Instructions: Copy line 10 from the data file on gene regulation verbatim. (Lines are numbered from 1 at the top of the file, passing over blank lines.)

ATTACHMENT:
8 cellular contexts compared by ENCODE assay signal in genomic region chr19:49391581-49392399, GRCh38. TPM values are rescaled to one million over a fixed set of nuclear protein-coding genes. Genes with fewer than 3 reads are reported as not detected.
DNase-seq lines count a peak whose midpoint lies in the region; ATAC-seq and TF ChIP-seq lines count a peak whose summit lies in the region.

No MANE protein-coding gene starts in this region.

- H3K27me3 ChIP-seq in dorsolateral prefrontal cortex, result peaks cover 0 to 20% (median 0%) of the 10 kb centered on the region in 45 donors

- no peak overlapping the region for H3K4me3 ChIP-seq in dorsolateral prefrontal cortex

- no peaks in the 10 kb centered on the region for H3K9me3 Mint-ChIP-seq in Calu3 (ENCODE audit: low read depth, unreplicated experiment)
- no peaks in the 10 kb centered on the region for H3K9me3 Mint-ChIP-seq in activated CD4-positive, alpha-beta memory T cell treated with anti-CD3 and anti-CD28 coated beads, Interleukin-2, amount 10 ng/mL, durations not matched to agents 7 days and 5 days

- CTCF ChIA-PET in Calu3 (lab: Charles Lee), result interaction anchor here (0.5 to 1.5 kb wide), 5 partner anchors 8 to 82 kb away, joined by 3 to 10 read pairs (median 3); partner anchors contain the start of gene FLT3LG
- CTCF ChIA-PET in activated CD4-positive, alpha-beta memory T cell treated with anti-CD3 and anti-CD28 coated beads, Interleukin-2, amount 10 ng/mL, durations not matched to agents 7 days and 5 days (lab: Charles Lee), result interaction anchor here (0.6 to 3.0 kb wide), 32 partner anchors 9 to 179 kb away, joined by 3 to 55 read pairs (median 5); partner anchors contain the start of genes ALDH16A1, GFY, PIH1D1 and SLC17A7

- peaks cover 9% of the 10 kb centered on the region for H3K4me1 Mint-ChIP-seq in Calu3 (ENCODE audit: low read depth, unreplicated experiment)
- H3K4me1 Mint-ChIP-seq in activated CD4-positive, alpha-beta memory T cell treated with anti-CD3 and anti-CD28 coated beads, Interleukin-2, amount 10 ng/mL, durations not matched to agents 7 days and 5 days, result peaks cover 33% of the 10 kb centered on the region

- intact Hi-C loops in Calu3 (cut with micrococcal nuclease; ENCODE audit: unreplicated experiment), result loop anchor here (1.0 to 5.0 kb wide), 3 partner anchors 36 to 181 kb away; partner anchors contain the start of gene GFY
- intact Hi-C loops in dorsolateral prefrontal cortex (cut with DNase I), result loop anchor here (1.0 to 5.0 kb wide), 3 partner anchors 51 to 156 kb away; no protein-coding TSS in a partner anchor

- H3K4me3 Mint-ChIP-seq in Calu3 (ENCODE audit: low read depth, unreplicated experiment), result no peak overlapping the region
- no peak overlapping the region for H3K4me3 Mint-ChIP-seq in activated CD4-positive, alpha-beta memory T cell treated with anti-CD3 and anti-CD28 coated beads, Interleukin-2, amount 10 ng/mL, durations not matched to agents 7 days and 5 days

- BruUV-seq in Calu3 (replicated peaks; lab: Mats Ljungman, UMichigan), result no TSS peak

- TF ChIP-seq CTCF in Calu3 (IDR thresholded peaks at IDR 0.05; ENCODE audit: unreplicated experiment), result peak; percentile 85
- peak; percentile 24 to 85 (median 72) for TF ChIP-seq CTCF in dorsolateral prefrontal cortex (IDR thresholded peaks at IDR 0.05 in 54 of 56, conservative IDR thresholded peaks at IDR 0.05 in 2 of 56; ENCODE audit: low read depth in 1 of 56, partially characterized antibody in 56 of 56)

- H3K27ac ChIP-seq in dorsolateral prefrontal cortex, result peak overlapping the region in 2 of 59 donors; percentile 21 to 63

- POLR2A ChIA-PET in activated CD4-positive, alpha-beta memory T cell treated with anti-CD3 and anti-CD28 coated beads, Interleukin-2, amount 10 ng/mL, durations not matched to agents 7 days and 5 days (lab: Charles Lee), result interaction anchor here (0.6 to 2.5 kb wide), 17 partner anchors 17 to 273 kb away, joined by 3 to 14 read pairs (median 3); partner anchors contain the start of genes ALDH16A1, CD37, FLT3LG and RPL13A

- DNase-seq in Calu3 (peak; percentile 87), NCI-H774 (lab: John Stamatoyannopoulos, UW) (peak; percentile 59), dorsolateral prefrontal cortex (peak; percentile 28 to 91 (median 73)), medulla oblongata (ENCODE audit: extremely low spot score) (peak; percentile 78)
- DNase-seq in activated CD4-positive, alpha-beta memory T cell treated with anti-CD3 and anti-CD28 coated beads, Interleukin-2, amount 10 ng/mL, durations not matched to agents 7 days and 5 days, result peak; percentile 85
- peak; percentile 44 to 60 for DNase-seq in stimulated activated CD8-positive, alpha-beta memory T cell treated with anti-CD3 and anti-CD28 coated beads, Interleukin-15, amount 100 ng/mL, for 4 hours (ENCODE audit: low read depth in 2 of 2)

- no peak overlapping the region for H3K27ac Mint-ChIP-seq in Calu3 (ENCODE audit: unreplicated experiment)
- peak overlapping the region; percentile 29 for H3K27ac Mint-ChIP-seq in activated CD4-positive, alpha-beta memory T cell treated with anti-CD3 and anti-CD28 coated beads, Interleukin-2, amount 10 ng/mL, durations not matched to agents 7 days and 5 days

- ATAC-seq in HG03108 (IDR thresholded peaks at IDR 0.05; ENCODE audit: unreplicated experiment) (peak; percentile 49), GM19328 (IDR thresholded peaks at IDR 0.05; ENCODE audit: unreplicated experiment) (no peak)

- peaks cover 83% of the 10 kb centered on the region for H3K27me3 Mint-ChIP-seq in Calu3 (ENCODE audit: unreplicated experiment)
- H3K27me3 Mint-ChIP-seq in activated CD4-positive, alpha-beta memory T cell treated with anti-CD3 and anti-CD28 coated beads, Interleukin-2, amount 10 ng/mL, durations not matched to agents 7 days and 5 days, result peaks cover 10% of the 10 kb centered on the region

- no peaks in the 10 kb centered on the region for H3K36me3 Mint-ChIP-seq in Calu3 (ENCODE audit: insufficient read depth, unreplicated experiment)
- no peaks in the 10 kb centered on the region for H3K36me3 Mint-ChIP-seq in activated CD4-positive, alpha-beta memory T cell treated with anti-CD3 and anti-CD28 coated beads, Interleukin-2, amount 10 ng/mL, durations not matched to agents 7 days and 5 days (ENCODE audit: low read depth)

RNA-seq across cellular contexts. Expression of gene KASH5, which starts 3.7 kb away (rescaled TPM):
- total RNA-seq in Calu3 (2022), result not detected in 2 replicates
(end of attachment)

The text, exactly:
- peaks cover 9% of the 10 kb centered on the region for H3K4me1 Mint-ChIP-seq in Calu3 (ENCODE audit: low read depth, unreplicated experiment)